1. Computers
  2. Display Drivers
  3. Graphics Cards
  4. Memory
  5. Motherboards
  6. Processors
  7. Software
  8. Storage
  9. Operating Systems


Facebook RSS Twitter Twitter Google Plus


Phoronix Test Suite

OpenBenchmarking.org

GCC 4.8 Improves Its Runtime Library (libstdc++)

Compiler

Published on 17 January 2013 04:39 PM EST
Written by Michael Larabel in Compiler
Comment On This Article

There's been many Phoronix articles already covering features and changes coming to GCC 4.8, the next major compiler update to come out of the Free Software Foundation in March or April. One of the areas that's seen improvements in GCC 4.8 and not talked about much yet is the improvements to its runtime library, libstdc++, with new features being present.

Among the changes talked about already for GCC 4.8 is its greater optimizations, 64-bit ARM support, the Local Register Allocator, improved C++11 support, and other new features.

When it comes to the libstdc++ runtime library for GCC 4.8, the in-development documentation now cites improved experimental support for the ISO C++11 standard, improvements to random, and a --disable-libstdcxx-verbose configuration option for disabling diagnostic messages from abnormal process termination.

The libstdc++ improvements for C++11 in this next GNU Compiler Collection release includes forward_list meeting the allocator-aware container requirements, and the following are defined by default: this_thread::sleep_for(), this_thread::sleep_until(), this_thread::yield().

The random improvements include an SSE-optimized normal_distribution function and random_device now supports using the hardware RNG instruction on newer x86 processors. RNG is present with the new Intel Ivy Bridge processors thanks to its "Bull Mountain" hardware-based random number generator. Also improving the randomness is a new random number engine simd_fast_mersenne_twister_engine with an optimized SSE version and eight new random number distributions (beta_distribution, normal_mv_distribution, rice_distribution, nakagami_distribution, pareto_distribution, k_distribution, arcsine_distribution, hoyt_distribution).

While there's been many C++11 improvements within the GCC 4.8 compiler itself and the libstdc++ runtime library, the support as of GCC 4.8 is still deemed experimental. The current state of C++11 support within libstdc++ is listed within the GCC online documentation.

Other recent C++11 news of interest is More Open-Source Projects Eyeing Up C++11, C++11 Support In Qt 5.0, and LLVM Developers Ponder Using C++11 Features.

Separate from GCC's libstdc++, LLVM's libc++ standard library continues maturing as well too with a focus on C++11 compliance. The latest details on LLVM's C++ library are available from its LLVM.org project site. The brief current status is still displayed as, "libc++ is a 100% complete C++11 implementation on Apple's OS X. LLVM and Clang can self host in C++ and C++11 mode with libc++ on Linux."

About The Author
Michael Larabel is the principal author of Phoronix.com and founded the web-site in 2004 with a focus on enriching the Linux hardware experience and being the largest web-site devoted to Linux hardware reviews, particularly for products relevant to Linux gamers and enthusiasts but also commonly reviewing servers/workstations and embedded Linux devices. Michael has written more than 10,000 articles covering the state of Linux hardware support, Linux performance, graphics hardware drivers, and other topics. Michael is also the lead developer of the Phoronix Test Suite, Phoromatic, and OpenBenchmarking.org automated testing software. He can be followed via and or contacted via .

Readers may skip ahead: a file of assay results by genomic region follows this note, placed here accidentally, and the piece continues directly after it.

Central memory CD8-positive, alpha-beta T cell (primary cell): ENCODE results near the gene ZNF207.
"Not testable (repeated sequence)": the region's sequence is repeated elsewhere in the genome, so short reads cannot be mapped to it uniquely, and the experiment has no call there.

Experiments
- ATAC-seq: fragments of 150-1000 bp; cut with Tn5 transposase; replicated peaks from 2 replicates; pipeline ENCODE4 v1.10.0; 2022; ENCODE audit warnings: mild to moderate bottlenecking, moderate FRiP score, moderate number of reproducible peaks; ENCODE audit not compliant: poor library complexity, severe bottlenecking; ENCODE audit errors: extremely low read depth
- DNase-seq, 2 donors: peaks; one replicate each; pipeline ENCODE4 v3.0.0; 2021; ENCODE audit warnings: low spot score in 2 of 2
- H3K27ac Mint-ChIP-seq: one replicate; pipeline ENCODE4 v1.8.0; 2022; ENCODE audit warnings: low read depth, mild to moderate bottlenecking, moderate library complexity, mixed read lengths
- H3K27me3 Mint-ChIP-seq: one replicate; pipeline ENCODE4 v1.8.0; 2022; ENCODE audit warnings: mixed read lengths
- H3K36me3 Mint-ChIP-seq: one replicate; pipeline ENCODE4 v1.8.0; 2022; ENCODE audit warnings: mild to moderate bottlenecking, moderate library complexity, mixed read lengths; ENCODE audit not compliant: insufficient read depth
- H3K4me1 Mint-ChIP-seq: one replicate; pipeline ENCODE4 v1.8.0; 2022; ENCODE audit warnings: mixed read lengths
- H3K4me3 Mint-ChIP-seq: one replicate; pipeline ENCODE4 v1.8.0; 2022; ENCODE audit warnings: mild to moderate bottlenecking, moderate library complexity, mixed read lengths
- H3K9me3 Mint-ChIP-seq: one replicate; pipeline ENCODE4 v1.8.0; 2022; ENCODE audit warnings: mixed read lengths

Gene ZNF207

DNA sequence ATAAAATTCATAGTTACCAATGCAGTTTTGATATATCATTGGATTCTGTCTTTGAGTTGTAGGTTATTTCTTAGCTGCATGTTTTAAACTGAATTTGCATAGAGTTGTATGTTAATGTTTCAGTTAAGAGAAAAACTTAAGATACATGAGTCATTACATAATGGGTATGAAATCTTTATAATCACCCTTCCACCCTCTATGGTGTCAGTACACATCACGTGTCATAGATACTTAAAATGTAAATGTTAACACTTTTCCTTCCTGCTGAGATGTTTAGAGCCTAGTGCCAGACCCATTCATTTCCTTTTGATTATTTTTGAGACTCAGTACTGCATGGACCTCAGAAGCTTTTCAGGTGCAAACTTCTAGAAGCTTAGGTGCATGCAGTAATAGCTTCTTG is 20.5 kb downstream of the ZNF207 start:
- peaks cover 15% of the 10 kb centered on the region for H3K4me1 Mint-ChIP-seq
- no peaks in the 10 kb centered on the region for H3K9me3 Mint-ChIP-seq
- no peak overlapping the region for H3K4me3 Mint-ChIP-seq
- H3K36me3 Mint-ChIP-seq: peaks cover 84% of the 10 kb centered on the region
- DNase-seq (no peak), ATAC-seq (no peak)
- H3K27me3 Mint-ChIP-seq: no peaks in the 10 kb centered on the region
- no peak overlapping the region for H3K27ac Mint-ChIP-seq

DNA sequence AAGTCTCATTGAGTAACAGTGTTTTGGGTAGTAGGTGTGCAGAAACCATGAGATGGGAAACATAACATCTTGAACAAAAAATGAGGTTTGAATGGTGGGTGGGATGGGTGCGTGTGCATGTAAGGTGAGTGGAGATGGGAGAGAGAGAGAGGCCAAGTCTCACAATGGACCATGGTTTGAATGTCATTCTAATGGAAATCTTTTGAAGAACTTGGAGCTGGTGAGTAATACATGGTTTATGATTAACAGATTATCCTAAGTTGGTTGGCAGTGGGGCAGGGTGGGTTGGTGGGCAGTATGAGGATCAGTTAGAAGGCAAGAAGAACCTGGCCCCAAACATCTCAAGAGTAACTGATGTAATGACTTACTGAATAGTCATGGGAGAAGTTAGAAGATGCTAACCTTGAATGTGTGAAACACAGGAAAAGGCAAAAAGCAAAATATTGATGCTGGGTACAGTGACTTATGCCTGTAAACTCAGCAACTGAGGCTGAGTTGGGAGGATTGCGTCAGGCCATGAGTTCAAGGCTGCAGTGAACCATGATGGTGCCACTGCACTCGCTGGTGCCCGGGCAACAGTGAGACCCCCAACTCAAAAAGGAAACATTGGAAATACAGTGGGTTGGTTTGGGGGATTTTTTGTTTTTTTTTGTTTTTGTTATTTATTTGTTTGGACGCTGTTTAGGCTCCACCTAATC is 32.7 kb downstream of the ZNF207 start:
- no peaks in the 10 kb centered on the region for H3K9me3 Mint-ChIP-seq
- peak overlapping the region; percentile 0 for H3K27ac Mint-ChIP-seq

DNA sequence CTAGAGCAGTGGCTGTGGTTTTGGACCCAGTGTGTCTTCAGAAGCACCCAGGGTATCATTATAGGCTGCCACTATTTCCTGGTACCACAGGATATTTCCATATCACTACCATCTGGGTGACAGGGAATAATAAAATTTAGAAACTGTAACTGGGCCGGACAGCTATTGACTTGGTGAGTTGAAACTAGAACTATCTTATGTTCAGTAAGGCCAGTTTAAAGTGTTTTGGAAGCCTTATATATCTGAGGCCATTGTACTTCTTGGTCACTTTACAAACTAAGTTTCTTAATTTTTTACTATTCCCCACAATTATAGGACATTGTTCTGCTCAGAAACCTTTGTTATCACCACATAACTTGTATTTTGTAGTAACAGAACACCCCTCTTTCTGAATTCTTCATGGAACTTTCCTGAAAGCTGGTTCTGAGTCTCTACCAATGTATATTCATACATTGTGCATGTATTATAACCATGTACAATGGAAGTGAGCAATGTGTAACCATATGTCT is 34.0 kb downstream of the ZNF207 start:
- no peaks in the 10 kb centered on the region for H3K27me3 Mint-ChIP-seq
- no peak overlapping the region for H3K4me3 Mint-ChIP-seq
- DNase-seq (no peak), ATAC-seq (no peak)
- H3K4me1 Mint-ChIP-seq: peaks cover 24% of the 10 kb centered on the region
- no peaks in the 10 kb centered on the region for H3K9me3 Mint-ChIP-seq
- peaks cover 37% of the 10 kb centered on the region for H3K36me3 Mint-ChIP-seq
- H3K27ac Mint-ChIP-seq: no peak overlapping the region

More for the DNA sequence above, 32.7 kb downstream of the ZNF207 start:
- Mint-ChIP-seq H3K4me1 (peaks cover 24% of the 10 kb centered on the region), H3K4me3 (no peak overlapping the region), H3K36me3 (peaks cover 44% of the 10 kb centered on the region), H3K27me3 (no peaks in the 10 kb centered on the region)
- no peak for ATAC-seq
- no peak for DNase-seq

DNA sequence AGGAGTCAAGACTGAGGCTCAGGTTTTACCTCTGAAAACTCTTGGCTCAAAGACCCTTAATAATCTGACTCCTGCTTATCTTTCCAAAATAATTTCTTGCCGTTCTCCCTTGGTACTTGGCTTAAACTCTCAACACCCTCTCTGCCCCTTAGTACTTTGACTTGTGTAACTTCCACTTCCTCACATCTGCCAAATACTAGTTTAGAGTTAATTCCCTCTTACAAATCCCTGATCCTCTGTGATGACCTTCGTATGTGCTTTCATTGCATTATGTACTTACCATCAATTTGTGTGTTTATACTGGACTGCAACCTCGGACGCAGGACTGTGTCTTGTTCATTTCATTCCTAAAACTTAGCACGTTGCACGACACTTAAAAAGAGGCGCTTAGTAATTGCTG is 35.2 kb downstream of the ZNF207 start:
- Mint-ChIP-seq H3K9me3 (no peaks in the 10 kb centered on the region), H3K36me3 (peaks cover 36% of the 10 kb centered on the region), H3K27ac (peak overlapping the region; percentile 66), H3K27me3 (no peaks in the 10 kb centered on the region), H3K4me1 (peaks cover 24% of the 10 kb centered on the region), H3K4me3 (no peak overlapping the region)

Latest Linux Hardware Reviews
  1. AMD's New Athlon/Semprons Give Old Phenom CPUs A Big Run For The Money
  2. 13-Way Low-End GPU Comparison With AMD's AM1 Athlon
  3. ASUS AM1I-A: A Mini-ITX Board For Socketed Kabini APUs
  4. Mini-Box M350: A Simple, Affordable Mini-ITX Case
Latest Linux Articles
  1. How Much Video RAM Is Needed For Catalyst R3 Graphics?
  2. Ubuntu 12.04 LTS vs. 14.04 LTS Cloud Benchmarks
  3. Ubuntu 12.04.4 vs. 13.10 vs. 14.04 LTS Desktop Benchmarks
  4. AMD OpenCL Performance With AM1 Kabini APUs
Latest Linux News
  1. OpenELEC 4.0 Beta 6 Works On 4K Graphics, RPi ALSA
  2. Linux 3.15 Lands Some DRM Graphics Driver Fixes
  3. AMD Is Disabling DPM Support For RV770 GPUs
  4. ReactOS Working On A Community Windows OS
  5. Borderlands Is Being Considered For Linux
  6. Mesa 10.0 & 10.1 Stable Get Updated
  7. Getting Hit By The Variable Performance Of The Public Cloud
  8. Git 2.0 Test Releases Begin With Many Changes
  9. Wine 1.7.17 Works On Its Task Scheduler, C Run-Time
  10. The Improv ARM Board Still Isn't Shipping; Riding A Dead Horse?
  11. Debian To Maintain 6.0 Squeeze As An LTS Release
  12. Wasteland 2 Is Finally Released For Linux Gamers
Latest Forum Discussions
  1. The GNOME Foundation Is Running Short On Money
  2. Updated and Optimized Ubuntu Free Graphics Drivers
  3. Catalyst 14.3 Beta
  4. Suggestions about how to make a Radeon HD 7790 work decently?
  5. Radeon 8000M problematic on Linux?
  6. Linux Kernel Developers Fed Up With Ridiculous Bugs In Systemd
  7. After Jack Keane, RuseSoft will briing Ankh 3 to Linux through Desura
  8. Suspected PHP Proxy Issue